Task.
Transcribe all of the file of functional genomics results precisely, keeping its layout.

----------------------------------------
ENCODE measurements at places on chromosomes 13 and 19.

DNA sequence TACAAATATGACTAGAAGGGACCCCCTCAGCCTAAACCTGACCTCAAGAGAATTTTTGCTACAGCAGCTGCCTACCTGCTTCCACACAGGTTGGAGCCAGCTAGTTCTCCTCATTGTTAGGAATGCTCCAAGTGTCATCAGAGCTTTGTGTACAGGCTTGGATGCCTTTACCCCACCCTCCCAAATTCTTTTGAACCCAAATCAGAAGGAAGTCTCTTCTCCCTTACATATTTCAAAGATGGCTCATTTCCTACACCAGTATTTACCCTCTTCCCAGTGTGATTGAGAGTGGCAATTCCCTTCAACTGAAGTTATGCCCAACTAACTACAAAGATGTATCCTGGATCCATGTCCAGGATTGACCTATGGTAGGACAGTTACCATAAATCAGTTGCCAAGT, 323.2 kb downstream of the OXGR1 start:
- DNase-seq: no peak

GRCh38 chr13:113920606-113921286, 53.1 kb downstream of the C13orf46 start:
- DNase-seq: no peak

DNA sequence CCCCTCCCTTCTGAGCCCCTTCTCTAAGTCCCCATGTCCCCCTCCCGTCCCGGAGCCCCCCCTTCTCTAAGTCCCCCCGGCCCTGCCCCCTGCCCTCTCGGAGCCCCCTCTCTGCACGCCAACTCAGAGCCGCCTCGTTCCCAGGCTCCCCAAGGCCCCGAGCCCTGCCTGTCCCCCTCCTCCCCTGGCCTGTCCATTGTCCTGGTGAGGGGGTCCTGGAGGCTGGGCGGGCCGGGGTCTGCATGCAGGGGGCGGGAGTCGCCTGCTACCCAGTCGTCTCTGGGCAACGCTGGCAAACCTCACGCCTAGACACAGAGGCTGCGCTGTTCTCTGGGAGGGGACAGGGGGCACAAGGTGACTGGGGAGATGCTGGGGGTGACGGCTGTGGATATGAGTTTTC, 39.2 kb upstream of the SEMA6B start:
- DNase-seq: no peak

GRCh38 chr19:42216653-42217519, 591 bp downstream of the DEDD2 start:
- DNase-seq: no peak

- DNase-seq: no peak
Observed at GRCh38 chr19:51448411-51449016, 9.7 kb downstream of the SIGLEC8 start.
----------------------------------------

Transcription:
ENCODE measurements at places on chromosomes 13 and 19.

DNA sequence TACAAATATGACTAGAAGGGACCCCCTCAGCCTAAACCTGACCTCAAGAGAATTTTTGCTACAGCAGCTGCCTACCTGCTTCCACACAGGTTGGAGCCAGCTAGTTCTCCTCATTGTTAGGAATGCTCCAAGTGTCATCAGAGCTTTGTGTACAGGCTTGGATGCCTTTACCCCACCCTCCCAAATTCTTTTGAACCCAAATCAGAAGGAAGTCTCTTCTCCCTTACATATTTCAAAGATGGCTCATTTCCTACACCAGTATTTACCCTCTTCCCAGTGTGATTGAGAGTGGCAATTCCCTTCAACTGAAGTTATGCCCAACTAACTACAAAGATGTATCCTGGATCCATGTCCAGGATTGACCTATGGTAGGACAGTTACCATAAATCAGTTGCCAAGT, 323.2 kb downstream of the OXGR1 start:
- DNase-seq: no peak

GRCh38 chr13:113920606-113921286, 53.1 kb downstream of the C13orf46 start:
- DNase-seq: no peak

DNA sequence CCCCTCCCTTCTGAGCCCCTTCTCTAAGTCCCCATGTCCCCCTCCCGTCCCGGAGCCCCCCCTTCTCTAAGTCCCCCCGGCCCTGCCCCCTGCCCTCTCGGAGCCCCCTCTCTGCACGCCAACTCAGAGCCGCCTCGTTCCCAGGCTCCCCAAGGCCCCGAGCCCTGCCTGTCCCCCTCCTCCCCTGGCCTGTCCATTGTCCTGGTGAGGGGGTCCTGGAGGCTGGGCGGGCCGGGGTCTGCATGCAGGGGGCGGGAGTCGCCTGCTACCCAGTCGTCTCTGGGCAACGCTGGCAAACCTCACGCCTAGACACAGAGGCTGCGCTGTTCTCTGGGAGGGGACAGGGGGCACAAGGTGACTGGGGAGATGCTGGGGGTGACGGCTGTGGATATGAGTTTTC, 39.2 kb upstream of the SEMA6B start:
- DNase-seq: no peak

GRCh38 chr19:42216653-42217519, 591 bp downstream of the DEDD2 start:
- DNase-seq: no peak

- DNase-seq: no peak
Observed at GRCh38 chr19:51448411-51449016, 9.7 kb downstream of the SIGLEC8 start.